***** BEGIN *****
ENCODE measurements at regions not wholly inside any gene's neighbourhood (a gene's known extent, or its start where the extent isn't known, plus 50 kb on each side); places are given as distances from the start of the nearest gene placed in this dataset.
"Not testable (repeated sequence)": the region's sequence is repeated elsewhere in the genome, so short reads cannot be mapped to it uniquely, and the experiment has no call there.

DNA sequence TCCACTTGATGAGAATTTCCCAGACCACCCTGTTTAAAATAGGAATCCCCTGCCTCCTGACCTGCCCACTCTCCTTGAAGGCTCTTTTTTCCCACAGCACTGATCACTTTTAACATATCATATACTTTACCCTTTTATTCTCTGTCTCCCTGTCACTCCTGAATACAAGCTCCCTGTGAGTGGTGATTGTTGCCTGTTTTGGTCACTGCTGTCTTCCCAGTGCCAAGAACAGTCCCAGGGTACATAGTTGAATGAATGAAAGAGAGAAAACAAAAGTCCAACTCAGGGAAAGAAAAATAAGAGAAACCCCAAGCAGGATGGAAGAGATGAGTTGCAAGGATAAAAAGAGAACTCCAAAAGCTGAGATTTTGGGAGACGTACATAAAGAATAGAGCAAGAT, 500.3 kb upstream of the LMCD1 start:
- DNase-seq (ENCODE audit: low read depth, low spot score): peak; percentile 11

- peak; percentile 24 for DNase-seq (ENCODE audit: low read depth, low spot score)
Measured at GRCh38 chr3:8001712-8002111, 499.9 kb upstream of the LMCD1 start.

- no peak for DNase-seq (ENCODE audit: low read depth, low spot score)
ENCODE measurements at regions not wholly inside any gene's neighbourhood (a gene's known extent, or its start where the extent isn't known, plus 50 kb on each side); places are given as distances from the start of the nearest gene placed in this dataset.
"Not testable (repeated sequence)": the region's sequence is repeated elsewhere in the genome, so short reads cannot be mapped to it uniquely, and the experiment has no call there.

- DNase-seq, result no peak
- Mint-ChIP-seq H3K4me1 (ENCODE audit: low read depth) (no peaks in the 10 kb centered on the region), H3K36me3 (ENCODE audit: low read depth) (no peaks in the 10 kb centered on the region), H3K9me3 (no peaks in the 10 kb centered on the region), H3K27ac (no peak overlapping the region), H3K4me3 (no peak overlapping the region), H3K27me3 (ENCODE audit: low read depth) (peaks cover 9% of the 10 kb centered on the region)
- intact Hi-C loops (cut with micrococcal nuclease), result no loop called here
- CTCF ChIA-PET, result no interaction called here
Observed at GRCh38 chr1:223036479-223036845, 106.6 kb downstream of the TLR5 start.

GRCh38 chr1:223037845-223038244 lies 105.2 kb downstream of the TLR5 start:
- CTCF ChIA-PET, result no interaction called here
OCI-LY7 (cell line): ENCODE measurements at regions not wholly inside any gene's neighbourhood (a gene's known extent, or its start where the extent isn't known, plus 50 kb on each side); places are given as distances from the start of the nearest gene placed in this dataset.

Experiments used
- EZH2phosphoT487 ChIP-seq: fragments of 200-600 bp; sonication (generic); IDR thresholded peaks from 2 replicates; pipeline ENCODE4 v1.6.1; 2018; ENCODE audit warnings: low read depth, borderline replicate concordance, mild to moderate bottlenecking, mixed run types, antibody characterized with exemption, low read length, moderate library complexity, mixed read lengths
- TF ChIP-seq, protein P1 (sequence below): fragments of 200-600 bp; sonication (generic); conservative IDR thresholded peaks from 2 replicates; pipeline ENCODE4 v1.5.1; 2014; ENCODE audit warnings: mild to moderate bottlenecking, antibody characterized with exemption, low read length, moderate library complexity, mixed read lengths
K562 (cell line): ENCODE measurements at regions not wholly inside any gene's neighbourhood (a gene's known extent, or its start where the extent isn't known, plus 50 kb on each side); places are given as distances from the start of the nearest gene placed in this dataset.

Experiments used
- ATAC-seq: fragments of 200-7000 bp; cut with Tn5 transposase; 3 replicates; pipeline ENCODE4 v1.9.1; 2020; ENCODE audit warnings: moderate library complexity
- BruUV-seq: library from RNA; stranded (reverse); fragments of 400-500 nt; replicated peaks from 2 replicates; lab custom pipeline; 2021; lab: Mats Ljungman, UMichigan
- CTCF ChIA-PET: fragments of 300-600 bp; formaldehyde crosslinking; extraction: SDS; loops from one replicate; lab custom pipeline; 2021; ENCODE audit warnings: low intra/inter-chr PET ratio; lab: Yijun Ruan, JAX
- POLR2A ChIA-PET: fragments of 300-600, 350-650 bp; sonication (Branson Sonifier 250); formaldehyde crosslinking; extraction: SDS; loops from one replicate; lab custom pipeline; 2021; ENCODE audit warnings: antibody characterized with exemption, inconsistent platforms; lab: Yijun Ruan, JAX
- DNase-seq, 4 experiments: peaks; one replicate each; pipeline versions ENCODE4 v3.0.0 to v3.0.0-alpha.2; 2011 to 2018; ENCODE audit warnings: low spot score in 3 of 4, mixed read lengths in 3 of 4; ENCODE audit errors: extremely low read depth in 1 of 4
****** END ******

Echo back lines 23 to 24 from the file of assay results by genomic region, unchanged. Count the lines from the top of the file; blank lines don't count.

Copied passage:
- ATAC-seq: fragments of 200-7000 bp; cut with Tn5 transposase; 3 replicates; pipeline ENCODE4 v1.9.1; 2020; ENCODE audit warnings: moderate library complexity
- BruUV-seq: library from RNA; stranded (reverse); fragments of 400-500 nt; replicated peaks from 2 replicates; lab custom pipeline; 2021; lab: Mats Ljungman, UMichigan